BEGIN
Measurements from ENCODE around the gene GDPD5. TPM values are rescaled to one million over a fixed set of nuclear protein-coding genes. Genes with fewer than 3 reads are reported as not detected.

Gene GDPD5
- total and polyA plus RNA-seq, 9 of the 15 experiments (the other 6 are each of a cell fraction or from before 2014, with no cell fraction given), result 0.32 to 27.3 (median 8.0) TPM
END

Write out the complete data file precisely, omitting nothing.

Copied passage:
Measurements from ENCODE around the gene GDPD5. TPM values are rescaled to one million over a fixed set of nuclear protein-coding genes. Genes with fewer than 3 reads are reported as not detected.

Gene GDPD5
- total and polyA plus RNA-seq, 9 of the 15 experiments (the other 6 are each of a cell fraction or from before 2014, with no cell fraction given), result 0.32 to 27.3 (median 8.0) TPM